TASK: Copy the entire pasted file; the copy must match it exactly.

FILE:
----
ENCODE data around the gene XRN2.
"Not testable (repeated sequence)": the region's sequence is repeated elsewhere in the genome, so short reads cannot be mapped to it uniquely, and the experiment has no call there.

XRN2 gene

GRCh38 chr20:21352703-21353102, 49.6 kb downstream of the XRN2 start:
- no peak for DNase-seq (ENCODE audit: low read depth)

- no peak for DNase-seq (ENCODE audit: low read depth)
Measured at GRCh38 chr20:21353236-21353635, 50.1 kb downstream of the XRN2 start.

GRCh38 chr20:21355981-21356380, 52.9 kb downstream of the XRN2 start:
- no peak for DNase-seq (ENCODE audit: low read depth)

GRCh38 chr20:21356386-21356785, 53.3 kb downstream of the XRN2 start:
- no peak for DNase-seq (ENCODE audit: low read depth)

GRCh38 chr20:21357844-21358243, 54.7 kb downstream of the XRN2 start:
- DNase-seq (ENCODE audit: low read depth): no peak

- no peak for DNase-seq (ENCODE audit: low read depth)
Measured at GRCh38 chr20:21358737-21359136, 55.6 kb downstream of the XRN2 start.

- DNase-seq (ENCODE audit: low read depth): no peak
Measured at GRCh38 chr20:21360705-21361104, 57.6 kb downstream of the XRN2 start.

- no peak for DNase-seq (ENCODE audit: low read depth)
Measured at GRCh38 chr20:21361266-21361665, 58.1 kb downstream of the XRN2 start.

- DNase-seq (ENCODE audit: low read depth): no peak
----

ENCODE data around the gene XRN2.
"Not testable (repeated sequence)": the region's sequence is repeated elsewhere in the genome, so short reads cannot be mapped to it uniquely, and the experiment has no call there.

XRN2 gene

GRCh38 chr20:21352703-21353102, 49.6 kb downstream of the XRN2 start:
- no peak for DNase-seq (ENCODE audit: low read depth)

- no peak for DNase-seq (ENCODE audit: low read depth)
Measured at GRCh38 chr20:21353236-21353635, 50.1 kb downstream of the XRN2 start.

GRCh38 chr20:21355981-21356380, 52.9 kb downstream of the XRN2 start:
- no peak for DNase-seq (ENCODE audit: low read depth)

GRCh38 chr20:21356386-21356785, 53.3 kb downstream of the XRN2 start:
- no peak for DNase-seq (ENCODE audit: low read depth)

GRCh38 chr20:21357844-21358243, 54.7 kb downstream of the XRN2 start:
- DNase-seq (ENCODE audit: low read depth): no peak

- no peak for DNase-seq (ENCODE audit: low read depth)
Measured at GRCh38 chr20:21358737-21359136, 55.6 kb downstream of the XRN2 start.

- DNase-seq (ENCODE audit: low read depth): no peak
Measured at GRCh38 chr20:21360705-21361104, 57.6 kb downstream of the XRN2 start.

- no peak for DNase-seq (ENCODE audit: low read depth)
Measured at GRCh38 chr20:21361266-21361665, 58.1 kb downstream of the XRN2 start.

- DNase-seq (ENCODE audit: low read depth): no peak